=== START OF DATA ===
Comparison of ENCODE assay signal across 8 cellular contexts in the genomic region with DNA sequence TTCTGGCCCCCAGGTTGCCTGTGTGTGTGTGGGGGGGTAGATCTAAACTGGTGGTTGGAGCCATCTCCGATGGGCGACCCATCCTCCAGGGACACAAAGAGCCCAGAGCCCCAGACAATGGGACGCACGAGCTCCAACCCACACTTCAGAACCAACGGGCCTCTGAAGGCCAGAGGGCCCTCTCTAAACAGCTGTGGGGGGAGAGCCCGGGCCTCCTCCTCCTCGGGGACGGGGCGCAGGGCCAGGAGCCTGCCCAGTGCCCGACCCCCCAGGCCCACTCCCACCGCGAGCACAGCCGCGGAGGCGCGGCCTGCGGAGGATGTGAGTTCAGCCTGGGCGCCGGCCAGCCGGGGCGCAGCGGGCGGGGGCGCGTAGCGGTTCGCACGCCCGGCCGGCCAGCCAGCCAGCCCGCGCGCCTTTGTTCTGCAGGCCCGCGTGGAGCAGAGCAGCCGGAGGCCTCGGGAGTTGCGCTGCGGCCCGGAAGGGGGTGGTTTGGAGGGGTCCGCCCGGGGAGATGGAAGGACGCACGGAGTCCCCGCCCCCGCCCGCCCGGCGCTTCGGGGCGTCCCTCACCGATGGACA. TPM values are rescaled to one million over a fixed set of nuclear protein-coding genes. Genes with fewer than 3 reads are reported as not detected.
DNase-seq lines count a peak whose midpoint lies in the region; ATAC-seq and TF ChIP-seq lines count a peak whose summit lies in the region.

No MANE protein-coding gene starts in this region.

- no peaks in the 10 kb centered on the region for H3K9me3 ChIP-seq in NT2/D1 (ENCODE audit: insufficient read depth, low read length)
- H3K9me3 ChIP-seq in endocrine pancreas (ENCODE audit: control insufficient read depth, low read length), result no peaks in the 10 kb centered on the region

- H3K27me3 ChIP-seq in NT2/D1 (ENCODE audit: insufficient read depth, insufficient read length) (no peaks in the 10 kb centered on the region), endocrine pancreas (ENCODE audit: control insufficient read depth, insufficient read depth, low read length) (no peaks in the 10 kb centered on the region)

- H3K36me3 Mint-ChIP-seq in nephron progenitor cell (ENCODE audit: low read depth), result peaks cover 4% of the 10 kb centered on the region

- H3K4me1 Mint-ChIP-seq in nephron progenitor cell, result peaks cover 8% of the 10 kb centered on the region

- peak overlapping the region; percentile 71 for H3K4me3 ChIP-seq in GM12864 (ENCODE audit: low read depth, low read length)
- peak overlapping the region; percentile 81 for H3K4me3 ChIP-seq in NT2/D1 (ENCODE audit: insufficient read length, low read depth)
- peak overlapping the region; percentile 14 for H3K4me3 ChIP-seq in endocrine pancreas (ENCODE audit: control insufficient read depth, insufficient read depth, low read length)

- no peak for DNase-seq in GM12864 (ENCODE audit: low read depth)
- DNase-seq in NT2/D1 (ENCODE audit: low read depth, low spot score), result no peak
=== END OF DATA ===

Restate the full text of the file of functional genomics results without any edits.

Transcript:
Comparison of ENCODE assay signal across 8 cellular contexts in the genomic region with DNA sequence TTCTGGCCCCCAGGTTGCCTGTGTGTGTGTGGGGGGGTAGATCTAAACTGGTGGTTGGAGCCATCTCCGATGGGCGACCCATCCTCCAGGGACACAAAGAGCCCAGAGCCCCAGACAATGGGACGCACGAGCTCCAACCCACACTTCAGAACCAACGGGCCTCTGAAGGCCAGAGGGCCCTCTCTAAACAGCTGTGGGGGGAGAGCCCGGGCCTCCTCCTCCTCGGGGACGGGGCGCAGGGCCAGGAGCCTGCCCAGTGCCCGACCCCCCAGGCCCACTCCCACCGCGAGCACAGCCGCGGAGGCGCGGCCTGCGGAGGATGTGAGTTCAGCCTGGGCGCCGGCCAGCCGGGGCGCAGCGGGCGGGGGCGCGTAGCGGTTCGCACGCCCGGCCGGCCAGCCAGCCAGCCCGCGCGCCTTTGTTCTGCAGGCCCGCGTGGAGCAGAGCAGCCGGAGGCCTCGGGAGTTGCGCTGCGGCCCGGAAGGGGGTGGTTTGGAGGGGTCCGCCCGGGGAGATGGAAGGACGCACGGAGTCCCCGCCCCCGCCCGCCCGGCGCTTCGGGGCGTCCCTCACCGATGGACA. TPM values are rescaled to one million over a fixed set of nuclear protein-coding genes. Genes with fewer than 3 reads are reported as not detected.
DNase-seq lines count a peak whose midpoint lies in the region; ATAC-seq and TF ChIP-seq lines count a peak whose summit lies in the region.

No MANE protein-coding gene starts in this region.

- no peaks in the 10 kb centered on the region for H3K9me3 ChIP-seq in NT2/D1 (ENCODE audit: insufficient read depth, low read length)
- H3K9me3 ChIP-seq in endocrine pancreas (ENCODE audit: control insufficient read depth, low read length), result no peaks in the 10 kb centered on the region

- H3K27me3 ChIP-seq in NT2/D1 (ENCODE audit: insufficient read depth, insufficient read length) (no peaks in the 10 kb centered on the region), endocrine pancreas (ENCODE audit: control insufficient read depth, insufficient read depth, low read length) (no peaks in the 10 kb centered on the region)

- H3K36me3 Mint-ChIP-seq in nephron progenitor cell (ENCODE audit: low read depth), result peaks cover 4% of the 10 kb centered on the region

- H3K4me1 Mint-ChIP-seq in nephron progenitor cell, result peaks cover 8% of the 10 kb centered on the region

- peak overlapping the region; percentile 71 for H3K4me3 ChIP-seq in GM12864 (ENCODE audit: low read depth, low read length)
- peak overlapping the region; percentile 81 for H3K4me3 ChIP-seq in NT2/D1 (ENCODE audit: insufficient read length, low read depth)
- peak overlapping the region; percentile 14 for H3K4me3 ChIP-seq in endocrine pancreas (ENCODE audit: control insufficient read depth, insufficient read depth, low read length)

- no peak for DNase-seq in GM12864 (ENCODE audit: low read depth)
- DNase-seq in NT2/D1 (ENCODE audit: low read depth, low spot score), result no peak